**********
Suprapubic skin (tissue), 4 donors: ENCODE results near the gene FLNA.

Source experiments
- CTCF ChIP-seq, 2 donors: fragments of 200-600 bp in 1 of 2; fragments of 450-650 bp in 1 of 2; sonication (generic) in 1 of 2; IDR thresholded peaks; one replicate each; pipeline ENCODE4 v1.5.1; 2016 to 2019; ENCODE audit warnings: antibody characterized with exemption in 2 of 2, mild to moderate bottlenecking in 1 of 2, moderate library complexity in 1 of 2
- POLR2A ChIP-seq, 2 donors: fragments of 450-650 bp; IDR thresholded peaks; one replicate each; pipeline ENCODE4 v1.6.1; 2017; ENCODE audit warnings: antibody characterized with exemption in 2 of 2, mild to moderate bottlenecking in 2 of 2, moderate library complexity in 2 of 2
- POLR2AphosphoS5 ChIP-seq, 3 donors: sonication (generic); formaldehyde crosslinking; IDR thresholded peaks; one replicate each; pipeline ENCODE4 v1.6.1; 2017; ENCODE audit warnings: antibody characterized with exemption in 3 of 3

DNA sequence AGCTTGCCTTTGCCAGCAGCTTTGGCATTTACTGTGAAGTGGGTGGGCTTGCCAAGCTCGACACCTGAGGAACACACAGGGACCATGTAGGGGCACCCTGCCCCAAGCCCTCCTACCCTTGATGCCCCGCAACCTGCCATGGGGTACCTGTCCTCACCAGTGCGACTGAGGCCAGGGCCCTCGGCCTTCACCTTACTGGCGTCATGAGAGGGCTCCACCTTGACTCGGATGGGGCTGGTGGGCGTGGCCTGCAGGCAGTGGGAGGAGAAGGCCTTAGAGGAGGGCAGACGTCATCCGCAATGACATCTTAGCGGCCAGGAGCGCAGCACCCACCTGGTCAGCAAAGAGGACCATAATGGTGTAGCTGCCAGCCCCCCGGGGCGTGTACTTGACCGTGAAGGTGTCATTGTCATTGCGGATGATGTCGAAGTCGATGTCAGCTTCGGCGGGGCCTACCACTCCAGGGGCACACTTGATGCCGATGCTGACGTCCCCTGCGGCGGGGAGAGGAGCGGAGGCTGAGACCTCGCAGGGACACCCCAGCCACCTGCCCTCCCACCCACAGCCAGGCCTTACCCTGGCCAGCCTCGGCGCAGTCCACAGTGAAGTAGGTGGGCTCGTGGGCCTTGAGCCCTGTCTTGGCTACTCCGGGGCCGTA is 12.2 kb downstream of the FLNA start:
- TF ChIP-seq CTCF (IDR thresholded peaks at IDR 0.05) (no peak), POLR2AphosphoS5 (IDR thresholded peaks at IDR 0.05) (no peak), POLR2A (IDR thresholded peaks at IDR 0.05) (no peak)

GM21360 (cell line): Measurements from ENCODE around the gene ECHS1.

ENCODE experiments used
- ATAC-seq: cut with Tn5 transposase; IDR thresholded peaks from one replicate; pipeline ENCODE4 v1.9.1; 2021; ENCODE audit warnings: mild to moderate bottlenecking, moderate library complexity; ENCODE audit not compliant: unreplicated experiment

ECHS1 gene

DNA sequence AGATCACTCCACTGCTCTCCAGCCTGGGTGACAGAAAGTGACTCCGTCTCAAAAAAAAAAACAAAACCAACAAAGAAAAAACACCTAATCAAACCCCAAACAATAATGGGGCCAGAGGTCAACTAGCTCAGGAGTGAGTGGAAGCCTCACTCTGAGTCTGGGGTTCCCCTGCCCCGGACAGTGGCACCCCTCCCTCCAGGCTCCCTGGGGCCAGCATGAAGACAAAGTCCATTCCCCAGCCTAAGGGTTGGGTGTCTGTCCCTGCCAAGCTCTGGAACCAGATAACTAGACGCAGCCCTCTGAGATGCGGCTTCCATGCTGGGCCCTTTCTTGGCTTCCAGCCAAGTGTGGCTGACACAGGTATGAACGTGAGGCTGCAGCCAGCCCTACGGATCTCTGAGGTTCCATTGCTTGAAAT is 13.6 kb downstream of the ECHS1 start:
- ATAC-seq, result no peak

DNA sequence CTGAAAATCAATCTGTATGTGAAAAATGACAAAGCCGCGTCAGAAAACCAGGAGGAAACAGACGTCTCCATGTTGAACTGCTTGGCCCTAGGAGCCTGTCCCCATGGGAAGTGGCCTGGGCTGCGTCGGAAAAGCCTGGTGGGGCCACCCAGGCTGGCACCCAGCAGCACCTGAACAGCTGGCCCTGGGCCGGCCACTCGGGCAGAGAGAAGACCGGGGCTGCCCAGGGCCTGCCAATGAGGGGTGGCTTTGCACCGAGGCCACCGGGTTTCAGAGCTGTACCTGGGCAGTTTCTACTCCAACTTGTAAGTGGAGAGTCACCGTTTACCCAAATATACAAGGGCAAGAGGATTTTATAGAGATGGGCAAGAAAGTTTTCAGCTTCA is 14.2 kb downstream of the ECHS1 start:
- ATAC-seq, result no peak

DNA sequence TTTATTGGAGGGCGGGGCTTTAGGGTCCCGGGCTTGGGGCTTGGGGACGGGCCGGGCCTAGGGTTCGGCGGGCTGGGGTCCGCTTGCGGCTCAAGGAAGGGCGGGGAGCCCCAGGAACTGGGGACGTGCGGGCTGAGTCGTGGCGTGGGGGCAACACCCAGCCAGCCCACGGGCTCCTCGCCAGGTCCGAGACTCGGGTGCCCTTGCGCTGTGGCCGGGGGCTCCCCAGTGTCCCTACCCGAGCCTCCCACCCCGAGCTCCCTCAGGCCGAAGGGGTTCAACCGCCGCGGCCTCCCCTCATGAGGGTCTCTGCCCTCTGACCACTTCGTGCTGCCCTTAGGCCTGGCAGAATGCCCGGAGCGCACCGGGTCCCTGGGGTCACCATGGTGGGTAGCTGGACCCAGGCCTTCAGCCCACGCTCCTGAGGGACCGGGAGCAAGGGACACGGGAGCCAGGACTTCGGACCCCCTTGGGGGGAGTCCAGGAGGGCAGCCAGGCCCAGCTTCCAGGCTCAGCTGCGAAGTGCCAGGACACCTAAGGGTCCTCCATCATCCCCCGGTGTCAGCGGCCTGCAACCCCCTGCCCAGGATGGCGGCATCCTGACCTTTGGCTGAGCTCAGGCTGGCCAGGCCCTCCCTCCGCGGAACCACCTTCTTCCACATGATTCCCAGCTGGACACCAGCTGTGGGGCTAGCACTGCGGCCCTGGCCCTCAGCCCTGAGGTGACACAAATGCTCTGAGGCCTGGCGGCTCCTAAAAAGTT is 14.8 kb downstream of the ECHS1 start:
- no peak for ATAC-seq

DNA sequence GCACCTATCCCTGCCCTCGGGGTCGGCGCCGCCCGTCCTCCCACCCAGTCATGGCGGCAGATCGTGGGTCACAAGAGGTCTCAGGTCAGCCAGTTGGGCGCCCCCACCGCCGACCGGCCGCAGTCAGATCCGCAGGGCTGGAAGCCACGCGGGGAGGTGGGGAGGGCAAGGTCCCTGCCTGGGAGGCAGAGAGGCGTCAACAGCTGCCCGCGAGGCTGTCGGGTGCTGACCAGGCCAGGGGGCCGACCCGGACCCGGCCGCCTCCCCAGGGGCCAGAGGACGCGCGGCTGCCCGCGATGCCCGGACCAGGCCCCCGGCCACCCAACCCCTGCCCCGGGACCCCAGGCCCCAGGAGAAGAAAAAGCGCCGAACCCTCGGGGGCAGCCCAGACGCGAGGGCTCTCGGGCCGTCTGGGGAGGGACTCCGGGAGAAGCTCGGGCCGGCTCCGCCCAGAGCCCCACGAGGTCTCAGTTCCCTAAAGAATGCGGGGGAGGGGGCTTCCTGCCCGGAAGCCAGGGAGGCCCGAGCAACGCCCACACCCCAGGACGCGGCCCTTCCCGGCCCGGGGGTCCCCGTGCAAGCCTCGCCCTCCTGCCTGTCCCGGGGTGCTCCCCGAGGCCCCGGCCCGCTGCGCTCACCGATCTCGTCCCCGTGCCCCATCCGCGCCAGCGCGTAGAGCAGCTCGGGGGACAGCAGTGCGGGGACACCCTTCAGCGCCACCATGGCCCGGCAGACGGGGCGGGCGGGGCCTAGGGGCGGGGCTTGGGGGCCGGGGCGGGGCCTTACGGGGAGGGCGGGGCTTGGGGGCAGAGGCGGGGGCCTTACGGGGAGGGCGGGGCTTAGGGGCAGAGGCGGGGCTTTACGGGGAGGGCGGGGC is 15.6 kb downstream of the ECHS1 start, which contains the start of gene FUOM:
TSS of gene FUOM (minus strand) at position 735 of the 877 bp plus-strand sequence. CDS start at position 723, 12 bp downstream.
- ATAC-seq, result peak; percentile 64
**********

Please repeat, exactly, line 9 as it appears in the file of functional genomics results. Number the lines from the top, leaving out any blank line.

ENCODE experiments used